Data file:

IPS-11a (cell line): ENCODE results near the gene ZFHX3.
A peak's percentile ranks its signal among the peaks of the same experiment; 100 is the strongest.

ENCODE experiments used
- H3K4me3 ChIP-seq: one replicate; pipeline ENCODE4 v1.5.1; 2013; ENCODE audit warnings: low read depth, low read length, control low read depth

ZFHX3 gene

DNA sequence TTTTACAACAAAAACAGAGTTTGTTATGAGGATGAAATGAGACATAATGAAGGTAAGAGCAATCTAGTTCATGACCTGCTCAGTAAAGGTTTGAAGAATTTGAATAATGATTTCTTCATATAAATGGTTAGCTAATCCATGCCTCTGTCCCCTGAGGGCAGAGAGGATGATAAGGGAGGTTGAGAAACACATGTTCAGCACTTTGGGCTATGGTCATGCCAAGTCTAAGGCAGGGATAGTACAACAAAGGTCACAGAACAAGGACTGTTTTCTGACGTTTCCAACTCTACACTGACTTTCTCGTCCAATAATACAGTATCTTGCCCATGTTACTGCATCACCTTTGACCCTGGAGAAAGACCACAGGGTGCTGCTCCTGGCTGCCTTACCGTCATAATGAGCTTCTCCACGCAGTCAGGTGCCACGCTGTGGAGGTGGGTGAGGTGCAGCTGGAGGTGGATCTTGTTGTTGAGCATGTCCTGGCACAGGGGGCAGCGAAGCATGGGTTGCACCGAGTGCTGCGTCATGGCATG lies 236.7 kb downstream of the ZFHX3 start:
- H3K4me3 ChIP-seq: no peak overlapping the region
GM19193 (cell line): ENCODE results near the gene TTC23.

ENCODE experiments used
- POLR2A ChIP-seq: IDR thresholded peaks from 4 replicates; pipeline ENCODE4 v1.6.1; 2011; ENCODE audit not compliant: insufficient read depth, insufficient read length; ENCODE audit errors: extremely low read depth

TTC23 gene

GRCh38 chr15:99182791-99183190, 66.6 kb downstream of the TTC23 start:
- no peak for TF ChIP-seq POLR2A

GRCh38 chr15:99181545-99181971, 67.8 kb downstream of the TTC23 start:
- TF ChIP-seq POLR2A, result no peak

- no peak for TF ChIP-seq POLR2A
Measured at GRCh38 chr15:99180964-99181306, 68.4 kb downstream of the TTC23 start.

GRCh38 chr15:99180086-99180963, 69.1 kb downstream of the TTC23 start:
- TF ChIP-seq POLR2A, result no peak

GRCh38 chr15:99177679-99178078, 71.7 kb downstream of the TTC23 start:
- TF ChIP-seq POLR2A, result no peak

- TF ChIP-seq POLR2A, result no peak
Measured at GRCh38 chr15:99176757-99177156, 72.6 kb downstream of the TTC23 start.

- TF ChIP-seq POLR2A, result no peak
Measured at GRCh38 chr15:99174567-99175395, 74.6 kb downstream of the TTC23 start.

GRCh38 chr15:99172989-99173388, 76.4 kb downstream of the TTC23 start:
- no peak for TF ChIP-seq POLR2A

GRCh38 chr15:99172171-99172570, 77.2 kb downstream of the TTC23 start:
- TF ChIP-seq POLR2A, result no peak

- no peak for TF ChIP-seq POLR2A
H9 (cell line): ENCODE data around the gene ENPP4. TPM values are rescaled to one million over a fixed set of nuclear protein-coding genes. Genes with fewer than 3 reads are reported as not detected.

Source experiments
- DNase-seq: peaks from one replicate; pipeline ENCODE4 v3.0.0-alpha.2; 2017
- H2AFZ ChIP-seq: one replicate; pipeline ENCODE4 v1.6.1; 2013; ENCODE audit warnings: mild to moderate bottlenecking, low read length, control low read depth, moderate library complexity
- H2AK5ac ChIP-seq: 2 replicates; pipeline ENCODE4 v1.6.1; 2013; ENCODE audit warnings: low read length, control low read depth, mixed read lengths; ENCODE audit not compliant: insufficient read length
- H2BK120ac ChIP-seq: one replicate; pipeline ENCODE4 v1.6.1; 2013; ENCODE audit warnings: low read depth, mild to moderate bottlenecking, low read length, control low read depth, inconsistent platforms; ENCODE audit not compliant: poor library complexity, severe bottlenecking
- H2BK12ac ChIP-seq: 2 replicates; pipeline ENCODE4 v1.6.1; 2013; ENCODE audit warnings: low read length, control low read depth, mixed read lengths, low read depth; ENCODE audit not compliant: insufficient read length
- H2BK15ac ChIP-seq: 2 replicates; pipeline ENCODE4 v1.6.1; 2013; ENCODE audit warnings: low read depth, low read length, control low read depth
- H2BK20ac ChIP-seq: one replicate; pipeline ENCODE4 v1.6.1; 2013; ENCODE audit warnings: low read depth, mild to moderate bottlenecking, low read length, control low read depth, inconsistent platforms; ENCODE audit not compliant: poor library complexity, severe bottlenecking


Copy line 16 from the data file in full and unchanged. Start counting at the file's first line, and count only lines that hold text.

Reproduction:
- no peak for TF ChIP-seq POLR2A